Wonder Boy review: When words get in the way, it’s time to summon a very special superhero…
Verdict: Kind of wonderful
No prizes for guessing that a show called Wonder Boy would be cartoonish. The real wonder of Ross Willis’ play (which premiered at Bristol Old Vic earlier this year and is now, thanks to an agreement with Digital Theatre, available as a digital stream) is that its methods are wildly, incredibly exaggerated, but its message is somehow plausible.
What rings true is the character of 12-year-old Sonny and the extent and hell of his stutter. When asked about his name by Miss Fish (Jenny Fitzpatrick), a panto-wicked, cat-obsessed school principal, he starts with an “s” sound and a few minutes later, he has no more. In Sally Cookson’s deeply moving, brightly colored and powerfully visualized production, Raphel Famotibe’s stunning Sonny is buried under a pile of huge S-shaped letters, thankfully made of foam so they can’t hurt him. of badness. Unlike his crippling stutter.
The review of Raphel Famotibe (Sonny) of Ramesh Mayyappan (Captain Chatter) in Wonder Boy
Sonny retreats to his sketchbook, creating Captain Chatter, who communicates effortlessly through Roy Lichtenstein-style captions, “POW”, “KAPOW”, flashing across the back screen.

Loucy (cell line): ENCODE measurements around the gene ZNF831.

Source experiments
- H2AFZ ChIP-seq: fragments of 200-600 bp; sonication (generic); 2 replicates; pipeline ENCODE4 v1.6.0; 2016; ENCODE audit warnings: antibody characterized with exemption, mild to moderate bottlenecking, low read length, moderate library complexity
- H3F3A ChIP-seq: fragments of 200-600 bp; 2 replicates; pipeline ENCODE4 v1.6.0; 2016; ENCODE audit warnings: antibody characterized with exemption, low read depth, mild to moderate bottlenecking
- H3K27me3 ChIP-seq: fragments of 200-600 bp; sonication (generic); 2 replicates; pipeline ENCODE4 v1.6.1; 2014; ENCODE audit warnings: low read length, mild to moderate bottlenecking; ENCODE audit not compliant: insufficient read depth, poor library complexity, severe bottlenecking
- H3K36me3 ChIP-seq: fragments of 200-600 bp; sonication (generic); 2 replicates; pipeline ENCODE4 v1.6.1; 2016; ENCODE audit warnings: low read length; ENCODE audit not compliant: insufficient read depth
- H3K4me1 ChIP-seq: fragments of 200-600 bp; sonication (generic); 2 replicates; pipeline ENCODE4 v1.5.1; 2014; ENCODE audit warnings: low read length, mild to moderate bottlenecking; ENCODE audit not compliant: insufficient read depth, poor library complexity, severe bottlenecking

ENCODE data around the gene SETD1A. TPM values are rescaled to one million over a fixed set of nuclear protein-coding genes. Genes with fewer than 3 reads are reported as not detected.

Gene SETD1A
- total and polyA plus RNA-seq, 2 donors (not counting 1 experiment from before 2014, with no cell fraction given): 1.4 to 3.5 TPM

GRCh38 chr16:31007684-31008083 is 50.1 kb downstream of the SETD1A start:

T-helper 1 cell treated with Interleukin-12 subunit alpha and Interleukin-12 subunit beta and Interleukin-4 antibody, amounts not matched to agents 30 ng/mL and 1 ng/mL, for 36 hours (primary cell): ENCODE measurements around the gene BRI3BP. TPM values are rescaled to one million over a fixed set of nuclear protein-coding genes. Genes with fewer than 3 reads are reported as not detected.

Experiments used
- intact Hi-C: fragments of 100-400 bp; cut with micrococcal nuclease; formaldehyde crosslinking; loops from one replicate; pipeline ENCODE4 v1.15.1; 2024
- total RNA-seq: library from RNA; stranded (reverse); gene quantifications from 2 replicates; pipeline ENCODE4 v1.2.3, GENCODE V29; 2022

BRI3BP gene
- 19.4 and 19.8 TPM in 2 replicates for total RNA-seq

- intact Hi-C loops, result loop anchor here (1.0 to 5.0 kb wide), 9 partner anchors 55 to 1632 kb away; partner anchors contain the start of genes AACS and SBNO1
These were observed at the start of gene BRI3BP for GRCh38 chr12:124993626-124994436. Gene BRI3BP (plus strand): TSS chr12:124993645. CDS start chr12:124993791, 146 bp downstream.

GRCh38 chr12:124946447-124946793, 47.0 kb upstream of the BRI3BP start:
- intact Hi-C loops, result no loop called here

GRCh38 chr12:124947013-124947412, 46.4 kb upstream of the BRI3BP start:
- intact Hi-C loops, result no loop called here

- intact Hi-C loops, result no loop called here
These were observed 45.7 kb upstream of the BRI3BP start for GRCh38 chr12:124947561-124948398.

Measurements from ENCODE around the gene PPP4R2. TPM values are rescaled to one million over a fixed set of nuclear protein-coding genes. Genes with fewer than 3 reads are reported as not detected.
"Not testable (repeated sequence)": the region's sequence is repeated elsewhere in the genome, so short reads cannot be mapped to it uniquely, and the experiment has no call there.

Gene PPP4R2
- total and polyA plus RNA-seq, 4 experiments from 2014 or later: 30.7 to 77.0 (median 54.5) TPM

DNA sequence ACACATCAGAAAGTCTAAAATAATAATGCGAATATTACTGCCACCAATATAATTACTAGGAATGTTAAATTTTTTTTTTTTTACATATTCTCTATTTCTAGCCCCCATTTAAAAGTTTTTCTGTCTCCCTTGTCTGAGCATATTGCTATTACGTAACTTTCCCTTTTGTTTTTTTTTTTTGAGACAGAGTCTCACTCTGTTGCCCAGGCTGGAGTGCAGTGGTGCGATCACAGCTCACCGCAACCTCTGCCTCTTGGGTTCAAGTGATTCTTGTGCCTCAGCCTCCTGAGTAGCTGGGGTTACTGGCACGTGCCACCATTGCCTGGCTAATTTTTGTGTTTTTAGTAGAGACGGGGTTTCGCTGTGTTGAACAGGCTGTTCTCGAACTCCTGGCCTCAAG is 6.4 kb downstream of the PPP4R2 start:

Played by quiet, super-smooth actor Ramesh Meyyappan as an old-school sci-fi hero, he’s Sonny’s constant companion. Until some mean kids at school stole Sonny’s sketchbook.
At a loss for words, a broken Sonny rips out his own vocal cords and crushes them. Those austere stage directions, “Sonny tears out his vocal cords,” are typewritten, as are all the dialogue, including every endlessly repeated letter of every elusive syllable. I thought the rest would be silence.
Character: What rings true is the character of 12-year-old Sonny (pictured) and the extent and hell of his stutter
Coming to Sonny’s aid is comic book villain Roshi (the hilarious Juliet Agnes) who boasts that “ketchup defines me” and whose summary of Hamlet (“a**t version of The Lion King”) is a kick stopped foot.
Far more significant is another outrageously scatological, crass, and super sworn creation, Miss Wainwright, a recovering stutterer. Made miraculously persuasive by Amanda Lawrence, she’s the fantastical figure all kids wish their teachers were. She helps Sonny “slip into a word” and, in the end, find expression for the terrible trauma that has silenced him.
Tickets available now, from £15 (early bird tickets, book in advance until May 22). Ticket office: [email protected] / 0117 987 7877.
Far more significant is another outrageously scatological, crass and super sweary creation, Miss Wainwright (pictured Amanda Lawrence), a recovering stutterer.